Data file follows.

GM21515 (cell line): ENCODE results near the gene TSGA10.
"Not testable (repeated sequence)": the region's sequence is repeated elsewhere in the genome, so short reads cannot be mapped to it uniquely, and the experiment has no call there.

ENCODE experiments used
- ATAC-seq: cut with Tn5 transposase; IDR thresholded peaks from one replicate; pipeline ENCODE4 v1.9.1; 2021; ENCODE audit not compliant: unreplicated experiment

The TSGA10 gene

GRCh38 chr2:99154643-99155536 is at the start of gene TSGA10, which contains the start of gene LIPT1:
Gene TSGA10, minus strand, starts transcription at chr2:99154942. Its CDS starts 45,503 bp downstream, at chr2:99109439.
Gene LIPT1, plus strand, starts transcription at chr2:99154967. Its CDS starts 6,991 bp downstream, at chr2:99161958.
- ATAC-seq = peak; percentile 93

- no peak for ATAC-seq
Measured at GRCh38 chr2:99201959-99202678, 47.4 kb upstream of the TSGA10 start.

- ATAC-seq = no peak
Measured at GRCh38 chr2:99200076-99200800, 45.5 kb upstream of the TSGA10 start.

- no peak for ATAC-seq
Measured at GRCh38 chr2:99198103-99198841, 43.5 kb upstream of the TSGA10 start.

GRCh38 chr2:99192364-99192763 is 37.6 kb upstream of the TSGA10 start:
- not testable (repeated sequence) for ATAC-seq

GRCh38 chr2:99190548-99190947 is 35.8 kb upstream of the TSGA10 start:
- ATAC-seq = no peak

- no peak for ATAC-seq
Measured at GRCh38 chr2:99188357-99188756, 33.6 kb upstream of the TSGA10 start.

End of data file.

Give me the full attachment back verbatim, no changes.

GM21515 (cell line): ENCODE results near the gene TSGA10.
"Not testable (repeated sequence)": the region's sequence is repeated elsewhere in the genome, so short reads cannot be mapped to it uniquely, and the experiment has no call there.

ENCODE experiments used
- ATAC-seq: cut with Tn5 transposase; IDR thresholded peaks from one replicate; pipeline ENCODE4 v1.9.1; 2021; ENCODE audit not compliant: unreplicated experiment

The TSGA10 gene

GRCh38 chr2:99154643-99155536 is at the start of gene TSGA10, which contains the start of gene LIPT1:
Gene TSGA10, minus strand, starts transcription at chr2:99154942. Its CDS starts 45,503 bp downstream, at chr2:99109439.
Gene LIPT1, plus strand, starts transcription at chr2:99154967. Its CDS starts 6,991 bp downstream, at chr2:99161958.
- ATAC-seq = peak; percentile 93

- no peak for ATAC-seq
Measured at GRCh38 chr2:99201959-99202678, 47.4 kb upstream of the TSGA10 start.

- ATAC-seq = no peak
Measured at GRCh38 chr2:99200076-99200800, 45.5 kb upstream of the TSGA10 start.

- no peak for ATAC-seq
Measured at GRCh38 chr2:99198103-99198841, 43.5 kb upstream of the TSGA10 start.

GRCh38 chr2:99192364-99192763 is 37.6 kb upstream of the TSGA10 start:
- not testable (repeated sequence) for ATAC-seq

GRCh38 chr2:99190548-99190947 is 35.8 kb upstream of the TSGA10 start:
- ATAC-seq = no peak

- no peak for ATAC-seq
Measured at GRCh38 chr2:99188357-99188756, 33.6 kb upstream of the TSGA10 start.